std::search isn't working!

This is a discussion on std::search isn't working! within the C++ Programming forums, part of the General Programming Boards category; I'm trying to do a case insensitive comparison on two strings. I found this piece of code online but since ...

  1. #1
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    std::search isn't working!

    I'm trying to do a case insensitive comparison on two strings. I found this piece of code online but since I've never used std::search before, I don't know how to make the predicate part work. Here's what I've got so far...

    Code:
    bool ci_equal(char ch1, char ch2)
    	{
    		return toupper((unsigned char)ch1) == toupper((unsigned char)ch2);
    	}
    	
    	size_t ci_find(const string& str1, const string& str2)
    	{
    		string::const_iterator pos = search(str1.begin( ), str1.end( ), str2.begin( ), str2.end( ), ci_equal());  //PROBLEM IN THIS LINE!
    		if (pos == str1.end( ))
    			return string::npos;
    		else
    			return pos - str1.begin( );
    	}
    It won't compile. Can anyone tell me how to make this code work?

  2. #2
    The larch
    Join Date
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    3,573
    ci_equal is a function, not a function object, and to pass a pointer to this function, leave out the parenthesis.
    I might be wrong.

    Thank you, anon. You sure know how to recognize different types of trees from quite a long way away.
    Quoted more than 1000 times (I hope).

  3. #3
    and the hat of sweating
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    Location
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    Quote Originally Posted by black_spot1984 View Post
    I'm trying to do a case insensitive comparison on two strings. I found this piece of code online but since I've never used std::search before, I don't know how to make the predicate part work. Here's what I've got so far...

    Code:
    bool ci_equal(char ch1, char ch2)
    	{
    		return toupper((unsigned char)ch1) == toupper((unsigned char)ch2);
    	}
    	
    	size_t ci_find(const string& str1, const string& str2)
    	{
    		string::const_iterator pos = search(str1.begin( ), str1.end( ), str2.begin( ), str2.end( ), ci_equal() );  //PROBLEM IN THIS LINE!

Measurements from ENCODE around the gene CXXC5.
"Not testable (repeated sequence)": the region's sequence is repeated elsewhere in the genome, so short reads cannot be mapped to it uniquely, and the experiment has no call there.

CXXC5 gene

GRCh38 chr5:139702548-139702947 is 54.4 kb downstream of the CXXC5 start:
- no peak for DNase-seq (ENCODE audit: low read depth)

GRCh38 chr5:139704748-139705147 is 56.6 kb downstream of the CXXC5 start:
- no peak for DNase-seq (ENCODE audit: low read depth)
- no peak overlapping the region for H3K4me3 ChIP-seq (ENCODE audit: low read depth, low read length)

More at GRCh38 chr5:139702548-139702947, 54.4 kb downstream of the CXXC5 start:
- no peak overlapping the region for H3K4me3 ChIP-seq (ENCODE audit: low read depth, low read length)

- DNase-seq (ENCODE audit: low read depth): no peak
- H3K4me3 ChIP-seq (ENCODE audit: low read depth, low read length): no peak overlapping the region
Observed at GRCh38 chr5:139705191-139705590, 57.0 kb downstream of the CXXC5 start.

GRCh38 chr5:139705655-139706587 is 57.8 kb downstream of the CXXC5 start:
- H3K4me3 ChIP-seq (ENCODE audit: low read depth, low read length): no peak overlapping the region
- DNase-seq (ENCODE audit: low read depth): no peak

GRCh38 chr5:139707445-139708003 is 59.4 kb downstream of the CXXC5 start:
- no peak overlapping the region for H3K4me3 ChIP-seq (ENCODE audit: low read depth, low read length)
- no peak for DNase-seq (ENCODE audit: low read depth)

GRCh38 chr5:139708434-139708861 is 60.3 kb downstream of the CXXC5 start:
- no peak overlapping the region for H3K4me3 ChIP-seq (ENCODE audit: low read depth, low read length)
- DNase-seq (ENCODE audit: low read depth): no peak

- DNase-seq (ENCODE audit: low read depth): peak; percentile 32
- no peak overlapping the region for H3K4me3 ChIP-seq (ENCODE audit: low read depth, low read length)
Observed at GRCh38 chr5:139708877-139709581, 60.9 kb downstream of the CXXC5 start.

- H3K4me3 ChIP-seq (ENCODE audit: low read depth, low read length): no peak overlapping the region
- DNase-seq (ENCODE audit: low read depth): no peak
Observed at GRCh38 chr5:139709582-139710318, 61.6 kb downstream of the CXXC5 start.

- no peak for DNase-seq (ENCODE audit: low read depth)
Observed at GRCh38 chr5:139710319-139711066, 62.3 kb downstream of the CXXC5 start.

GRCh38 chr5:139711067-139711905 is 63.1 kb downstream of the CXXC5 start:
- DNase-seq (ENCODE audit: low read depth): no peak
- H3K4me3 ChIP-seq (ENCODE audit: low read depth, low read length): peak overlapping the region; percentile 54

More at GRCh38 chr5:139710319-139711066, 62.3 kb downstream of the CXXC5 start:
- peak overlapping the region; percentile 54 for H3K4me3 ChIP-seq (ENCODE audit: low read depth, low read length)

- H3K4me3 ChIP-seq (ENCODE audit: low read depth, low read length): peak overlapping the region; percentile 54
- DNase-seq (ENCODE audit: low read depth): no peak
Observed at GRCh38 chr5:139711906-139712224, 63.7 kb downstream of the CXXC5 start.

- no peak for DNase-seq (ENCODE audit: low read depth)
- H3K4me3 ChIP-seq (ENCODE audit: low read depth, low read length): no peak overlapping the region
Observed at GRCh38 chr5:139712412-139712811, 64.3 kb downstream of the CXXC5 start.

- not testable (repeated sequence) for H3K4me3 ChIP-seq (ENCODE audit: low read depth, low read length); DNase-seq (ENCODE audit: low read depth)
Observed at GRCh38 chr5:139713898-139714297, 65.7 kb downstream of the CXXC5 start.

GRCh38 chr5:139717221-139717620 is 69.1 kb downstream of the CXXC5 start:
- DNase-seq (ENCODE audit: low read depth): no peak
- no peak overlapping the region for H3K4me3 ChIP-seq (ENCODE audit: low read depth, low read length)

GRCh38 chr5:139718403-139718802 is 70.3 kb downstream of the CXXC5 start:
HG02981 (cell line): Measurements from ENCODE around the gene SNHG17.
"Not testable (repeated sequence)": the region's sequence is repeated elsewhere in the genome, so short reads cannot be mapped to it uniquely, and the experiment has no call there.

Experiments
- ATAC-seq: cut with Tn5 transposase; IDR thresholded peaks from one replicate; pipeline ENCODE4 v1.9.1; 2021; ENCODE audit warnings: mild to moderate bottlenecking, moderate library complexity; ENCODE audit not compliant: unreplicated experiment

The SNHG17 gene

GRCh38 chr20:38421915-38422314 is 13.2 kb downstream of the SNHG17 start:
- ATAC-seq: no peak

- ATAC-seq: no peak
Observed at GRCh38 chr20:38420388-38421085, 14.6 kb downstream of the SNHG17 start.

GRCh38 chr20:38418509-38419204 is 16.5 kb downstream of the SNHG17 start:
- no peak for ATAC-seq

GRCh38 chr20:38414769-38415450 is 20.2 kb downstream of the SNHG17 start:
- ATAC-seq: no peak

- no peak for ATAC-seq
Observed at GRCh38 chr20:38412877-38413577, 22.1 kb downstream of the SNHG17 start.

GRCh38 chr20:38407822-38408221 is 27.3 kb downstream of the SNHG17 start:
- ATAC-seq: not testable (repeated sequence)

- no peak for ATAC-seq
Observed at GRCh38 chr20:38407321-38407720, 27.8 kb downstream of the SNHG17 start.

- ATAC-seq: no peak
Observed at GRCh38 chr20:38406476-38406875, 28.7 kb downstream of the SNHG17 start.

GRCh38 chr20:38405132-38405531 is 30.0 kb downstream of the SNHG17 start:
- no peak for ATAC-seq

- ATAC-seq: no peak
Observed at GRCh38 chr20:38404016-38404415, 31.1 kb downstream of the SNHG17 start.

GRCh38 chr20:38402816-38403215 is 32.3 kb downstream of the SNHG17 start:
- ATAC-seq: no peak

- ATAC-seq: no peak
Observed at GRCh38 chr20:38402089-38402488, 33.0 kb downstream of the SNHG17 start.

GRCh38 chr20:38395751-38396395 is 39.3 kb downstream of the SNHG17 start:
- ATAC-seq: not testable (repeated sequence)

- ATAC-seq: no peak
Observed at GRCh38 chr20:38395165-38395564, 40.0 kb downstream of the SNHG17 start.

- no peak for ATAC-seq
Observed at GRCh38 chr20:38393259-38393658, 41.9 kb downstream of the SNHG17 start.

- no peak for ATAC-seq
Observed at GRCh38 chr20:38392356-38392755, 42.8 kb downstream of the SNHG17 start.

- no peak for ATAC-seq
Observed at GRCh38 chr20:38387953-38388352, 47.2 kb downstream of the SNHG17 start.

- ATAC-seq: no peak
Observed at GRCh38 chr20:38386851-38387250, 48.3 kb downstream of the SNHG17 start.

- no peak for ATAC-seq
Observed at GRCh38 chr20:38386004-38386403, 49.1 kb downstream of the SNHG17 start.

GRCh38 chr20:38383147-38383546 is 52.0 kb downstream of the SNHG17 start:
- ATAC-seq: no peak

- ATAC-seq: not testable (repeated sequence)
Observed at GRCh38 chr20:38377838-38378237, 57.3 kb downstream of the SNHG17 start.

if (pos == str1.end() )
    			return string::npos;
    		else
    			return pos - str1.begin( );
    	}
    It won't compile. Can anyone tell me how to make this code work?
    Remove the parentheses.
    "I am probably the laziest programmer on the planet, a fact with which anyone who has ever seen my code will agree." - esbo, 11/15/2008

    "the internet is a scary place to be thats why i dont use it much." - billet, 03/17/2010

  4. #4
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    Thanks for the reply. I changed my code so it looks like:

    Code:
    bool ci_equal(char ch1, char ch2)
    	{
    		return toupper((unsigned char)ch1) == toupper((unsigned char)ch2);
    	}
    	
    	size_t ci_find(const string& str1, const string& str2)
    	{
    		string::const_iterator pos = search(str1.begin( ), str1.end( ), str2.begin( ), str2.end( ), ci_equal);
    		if (pos == str1.end( ))
    			return string::npos;
    		else
    			return pos - str1.begin( );
    	}
    Now I'm getting the error message:

    error: no matching function for call to ‘search(__gnu_cxx::__normal_iterator<const char*, std::basic_string<char, std::char_traits<char>, std::allocator<char> > >, __gnu_cxx::__normal_iterator<const char*, std::basic_string<char, std::char_traits<char>, std::allocator<char> > >, __gnu_cxx::__normal_iterator<const char*, std::basic_string<char, std::char_traits<char>, std::allocator<char> > >, __gnu_cxx::__normal_iterator<const char*, std::basic_string<char, std::char_traits<char>, std::allocator<char> > >, <unresolved overloaded function type>)’
    /usr/lib/gcc/i386-redhat-linux/4.3.0/../../../../include/c++/4.3.0/bits/stl_algo.h:4123: note: candidates are: _FIter1 std::search(_FIter1, _FIter1, _FIter2, _FIter2, _BinaryPredicate) [with _FIter1 = __gnu_cxx::__normal_iterator<const char*, std::basic_string<char, std::char_traits<char>, std::allocator<char> > >, _FIter2 = __gnu_cxx::__normal_iterator<const char*, std::basic_string<char, std::char_traits<char>, std::allocator<char> > >, _BinaryPredicate = bool (webCrawler::*)(char, char)]

  5. #5
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    Is ci_equal a member function?

  6. #6
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    For those who are curious, what I was doing wrong was in the way I was including the two files. It worked when I got them both into the file in the right place.

  7. #7
    and the hat of sweating
    Join Date
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    Location
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    If you're getting compile errors by switching around the order of your #include statements, then you've got other problems that need fixing.
    "I am probably the laziest programmer on the planet, a fact with which anyone who has ever seen my code will agree." - esbo, 11/15/2008

    "the internet is a scary place to be thats why i dont use it much." - billet, 03/17/2010

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